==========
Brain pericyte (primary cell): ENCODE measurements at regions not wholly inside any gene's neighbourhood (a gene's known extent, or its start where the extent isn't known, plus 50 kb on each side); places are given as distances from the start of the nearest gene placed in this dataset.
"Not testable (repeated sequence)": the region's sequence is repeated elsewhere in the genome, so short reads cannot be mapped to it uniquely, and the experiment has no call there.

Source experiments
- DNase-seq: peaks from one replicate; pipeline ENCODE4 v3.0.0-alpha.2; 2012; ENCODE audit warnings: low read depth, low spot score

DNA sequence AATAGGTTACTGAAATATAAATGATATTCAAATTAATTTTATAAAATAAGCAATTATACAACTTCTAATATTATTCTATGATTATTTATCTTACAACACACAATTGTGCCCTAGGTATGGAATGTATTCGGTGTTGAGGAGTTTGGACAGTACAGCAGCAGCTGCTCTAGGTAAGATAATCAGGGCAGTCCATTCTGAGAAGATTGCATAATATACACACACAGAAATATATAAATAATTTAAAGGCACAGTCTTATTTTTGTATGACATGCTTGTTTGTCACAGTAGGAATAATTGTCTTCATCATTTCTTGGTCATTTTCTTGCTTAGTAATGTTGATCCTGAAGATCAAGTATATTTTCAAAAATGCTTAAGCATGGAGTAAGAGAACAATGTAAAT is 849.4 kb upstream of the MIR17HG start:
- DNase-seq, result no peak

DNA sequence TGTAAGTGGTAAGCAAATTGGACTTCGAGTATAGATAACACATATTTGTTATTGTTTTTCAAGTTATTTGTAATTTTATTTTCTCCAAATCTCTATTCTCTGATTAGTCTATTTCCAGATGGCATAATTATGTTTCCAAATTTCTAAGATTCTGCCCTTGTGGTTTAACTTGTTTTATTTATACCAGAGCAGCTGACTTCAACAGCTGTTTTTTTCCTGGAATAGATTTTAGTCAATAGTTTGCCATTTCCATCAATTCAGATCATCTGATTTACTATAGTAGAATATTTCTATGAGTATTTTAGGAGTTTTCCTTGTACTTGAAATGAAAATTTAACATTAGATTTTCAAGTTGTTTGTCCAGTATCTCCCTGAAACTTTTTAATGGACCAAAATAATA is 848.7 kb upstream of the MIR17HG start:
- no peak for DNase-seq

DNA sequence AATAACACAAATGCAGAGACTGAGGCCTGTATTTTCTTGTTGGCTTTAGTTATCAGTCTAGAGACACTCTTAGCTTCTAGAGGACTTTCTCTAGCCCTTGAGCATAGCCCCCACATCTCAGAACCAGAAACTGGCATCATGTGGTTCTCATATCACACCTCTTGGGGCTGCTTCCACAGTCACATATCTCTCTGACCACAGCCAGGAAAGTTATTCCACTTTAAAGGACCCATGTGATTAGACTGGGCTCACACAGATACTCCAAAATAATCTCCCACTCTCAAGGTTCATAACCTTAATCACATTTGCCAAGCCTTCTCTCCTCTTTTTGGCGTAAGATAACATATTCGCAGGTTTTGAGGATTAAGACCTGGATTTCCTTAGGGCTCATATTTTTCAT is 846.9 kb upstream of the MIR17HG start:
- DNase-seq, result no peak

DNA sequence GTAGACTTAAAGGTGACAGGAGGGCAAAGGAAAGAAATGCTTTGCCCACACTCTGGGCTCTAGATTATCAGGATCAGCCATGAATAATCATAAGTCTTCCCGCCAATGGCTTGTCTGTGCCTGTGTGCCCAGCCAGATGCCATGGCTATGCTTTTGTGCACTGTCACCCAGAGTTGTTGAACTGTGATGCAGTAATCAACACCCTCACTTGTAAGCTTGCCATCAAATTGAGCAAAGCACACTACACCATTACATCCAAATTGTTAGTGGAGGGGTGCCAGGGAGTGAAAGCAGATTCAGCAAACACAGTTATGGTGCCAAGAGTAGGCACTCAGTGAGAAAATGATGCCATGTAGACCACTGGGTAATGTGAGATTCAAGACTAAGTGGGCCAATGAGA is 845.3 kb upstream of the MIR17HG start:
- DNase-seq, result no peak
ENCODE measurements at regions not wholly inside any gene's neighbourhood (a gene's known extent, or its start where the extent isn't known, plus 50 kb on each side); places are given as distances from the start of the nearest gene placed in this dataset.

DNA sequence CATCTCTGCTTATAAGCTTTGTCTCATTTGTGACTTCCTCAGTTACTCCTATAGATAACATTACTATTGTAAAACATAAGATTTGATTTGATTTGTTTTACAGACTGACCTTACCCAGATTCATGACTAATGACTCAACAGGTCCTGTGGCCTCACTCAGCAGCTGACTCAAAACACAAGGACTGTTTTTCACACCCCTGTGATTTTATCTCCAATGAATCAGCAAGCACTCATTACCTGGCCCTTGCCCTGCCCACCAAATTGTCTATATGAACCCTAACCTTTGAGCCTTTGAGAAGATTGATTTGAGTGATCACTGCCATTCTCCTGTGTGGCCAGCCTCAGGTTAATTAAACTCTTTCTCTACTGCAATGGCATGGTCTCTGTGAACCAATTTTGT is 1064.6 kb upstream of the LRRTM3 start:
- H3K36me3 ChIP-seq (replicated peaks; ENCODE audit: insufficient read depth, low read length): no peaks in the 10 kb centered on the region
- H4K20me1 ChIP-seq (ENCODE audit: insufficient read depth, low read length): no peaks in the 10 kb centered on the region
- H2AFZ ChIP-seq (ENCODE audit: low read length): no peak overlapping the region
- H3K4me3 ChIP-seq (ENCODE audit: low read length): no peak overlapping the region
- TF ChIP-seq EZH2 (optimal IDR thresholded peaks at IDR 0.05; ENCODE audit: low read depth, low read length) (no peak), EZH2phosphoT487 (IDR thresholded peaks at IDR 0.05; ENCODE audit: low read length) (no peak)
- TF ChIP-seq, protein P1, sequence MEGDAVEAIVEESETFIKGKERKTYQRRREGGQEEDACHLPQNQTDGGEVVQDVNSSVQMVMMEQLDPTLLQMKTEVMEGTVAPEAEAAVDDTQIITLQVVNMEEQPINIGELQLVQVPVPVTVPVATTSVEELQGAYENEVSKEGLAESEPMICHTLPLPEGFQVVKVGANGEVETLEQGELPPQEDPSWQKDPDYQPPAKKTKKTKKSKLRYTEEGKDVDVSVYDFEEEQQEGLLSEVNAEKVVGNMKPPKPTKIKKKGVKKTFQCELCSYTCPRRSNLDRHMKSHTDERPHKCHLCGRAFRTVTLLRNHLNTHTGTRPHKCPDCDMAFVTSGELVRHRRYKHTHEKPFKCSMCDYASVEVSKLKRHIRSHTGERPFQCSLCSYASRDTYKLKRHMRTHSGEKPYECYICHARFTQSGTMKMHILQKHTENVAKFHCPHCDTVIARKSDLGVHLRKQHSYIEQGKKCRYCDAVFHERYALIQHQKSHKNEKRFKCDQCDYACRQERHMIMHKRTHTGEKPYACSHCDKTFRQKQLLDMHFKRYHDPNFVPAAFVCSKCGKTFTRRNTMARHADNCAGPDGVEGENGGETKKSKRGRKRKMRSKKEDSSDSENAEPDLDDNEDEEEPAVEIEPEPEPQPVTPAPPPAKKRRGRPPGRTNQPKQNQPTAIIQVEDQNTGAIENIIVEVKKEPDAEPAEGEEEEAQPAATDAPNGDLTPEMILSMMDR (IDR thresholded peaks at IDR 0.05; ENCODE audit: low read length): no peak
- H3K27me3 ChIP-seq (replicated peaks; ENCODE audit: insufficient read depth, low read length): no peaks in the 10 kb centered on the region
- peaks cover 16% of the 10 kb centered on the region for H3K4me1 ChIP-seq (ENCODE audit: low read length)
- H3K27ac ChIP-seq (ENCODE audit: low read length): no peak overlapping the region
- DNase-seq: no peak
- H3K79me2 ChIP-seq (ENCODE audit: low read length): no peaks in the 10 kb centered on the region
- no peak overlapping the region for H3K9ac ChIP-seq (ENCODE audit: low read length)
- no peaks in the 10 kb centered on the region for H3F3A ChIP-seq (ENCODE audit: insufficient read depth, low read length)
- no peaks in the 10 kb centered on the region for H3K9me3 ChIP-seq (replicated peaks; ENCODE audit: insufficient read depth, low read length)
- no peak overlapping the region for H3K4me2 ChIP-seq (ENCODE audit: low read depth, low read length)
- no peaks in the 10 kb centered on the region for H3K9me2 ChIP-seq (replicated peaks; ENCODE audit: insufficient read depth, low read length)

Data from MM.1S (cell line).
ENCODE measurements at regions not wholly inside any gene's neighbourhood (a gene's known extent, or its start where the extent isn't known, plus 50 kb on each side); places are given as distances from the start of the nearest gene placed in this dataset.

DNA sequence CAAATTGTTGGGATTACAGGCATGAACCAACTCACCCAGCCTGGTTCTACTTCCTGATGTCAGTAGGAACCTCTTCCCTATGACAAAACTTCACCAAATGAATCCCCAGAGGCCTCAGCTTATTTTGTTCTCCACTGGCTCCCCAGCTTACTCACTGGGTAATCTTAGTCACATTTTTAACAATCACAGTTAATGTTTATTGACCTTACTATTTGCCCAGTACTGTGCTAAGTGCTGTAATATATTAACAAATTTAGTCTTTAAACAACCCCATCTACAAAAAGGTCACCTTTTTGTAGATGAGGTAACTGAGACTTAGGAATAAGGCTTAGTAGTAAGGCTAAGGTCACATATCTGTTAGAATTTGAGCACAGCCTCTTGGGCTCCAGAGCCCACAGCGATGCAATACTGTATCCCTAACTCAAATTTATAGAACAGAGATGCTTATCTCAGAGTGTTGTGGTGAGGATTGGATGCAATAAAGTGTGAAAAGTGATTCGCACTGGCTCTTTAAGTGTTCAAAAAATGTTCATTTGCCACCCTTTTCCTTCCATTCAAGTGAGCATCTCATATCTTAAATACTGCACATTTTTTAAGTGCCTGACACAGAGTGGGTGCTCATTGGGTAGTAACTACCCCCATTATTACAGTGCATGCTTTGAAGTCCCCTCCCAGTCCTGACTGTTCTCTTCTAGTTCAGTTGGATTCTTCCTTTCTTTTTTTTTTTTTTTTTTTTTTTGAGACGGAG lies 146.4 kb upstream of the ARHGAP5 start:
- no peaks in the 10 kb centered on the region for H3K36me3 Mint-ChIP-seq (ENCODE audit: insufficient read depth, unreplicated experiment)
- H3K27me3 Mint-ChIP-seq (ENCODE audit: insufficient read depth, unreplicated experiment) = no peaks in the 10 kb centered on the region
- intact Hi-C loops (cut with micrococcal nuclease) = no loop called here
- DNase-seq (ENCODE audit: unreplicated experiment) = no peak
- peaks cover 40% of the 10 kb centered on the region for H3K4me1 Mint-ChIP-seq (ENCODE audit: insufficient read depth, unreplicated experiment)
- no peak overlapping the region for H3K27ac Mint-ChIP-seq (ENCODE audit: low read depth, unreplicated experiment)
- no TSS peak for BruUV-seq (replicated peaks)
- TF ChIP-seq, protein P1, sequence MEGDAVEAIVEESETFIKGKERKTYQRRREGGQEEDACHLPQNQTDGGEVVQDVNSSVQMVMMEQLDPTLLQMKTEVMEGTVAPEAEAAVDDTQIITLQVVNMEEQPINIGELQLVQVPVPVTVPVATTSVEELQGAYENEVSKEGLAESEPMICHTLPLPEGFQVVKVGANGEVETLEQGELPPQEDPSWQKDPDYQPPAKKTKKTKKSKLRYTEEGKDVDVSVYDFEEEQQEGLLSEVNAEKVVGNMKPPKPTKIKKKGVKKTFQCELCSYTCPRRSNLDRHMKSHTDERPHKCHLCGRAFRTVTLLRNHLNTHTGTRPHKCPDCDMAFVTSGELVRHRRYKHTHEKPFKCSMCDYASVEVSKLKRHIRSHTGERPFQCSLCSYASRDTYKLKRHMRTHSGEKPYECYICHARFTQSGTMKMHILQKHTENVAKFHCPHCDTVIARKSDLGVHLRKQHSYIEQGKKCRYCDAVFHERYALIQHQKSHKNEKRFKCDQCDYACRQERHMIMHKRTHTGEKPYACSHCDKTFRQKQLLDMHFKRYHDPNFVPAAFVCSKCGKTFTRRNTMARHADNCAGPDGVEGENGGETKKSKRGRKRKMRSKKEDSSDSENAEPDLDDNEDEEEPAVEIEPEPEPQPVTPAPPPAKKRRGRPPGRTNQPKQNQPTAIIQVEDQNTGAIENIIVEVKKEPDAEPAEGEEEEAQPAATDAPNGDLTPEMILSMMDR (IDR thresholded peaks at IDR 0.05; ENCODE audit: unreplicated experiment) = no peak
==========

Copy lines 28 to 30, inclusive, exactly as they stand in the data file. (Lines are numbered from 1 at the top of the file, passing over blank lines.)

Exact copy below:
- no peaks in the 10 kb centered on the region for H3K9me3 ChIP-seq (replicated peaks; ENCODE audit: insufficient read depth, low read length)
- no peak overlapping the region for H3K4me2 ChIP-seq (ENCODE audit: low read depth, low read length)
- no peaks in the 10 kb centered on the region for H3K9me2 ChIP-seq (replicated peaks; ENCODE audit: insufficient read depth, low read length)